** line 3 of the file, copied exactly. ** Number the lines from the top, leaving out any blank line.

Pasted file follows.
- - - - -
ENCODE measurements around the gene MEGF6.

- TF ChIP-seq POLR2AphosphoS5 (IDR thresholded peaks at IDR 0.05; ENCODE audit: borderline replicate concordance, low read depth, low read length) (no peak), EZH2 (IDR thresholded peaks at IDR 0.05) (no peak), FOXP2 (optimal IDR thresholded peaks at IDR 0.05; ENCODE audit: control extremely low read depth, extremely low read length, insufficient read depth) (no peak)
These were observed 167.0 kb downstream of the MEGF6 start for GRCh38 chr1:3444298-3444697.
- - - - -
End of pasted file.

These were observed 167.0 kb downstream of the MEGF6 start for GRCh38 chr1:3444298-3444697.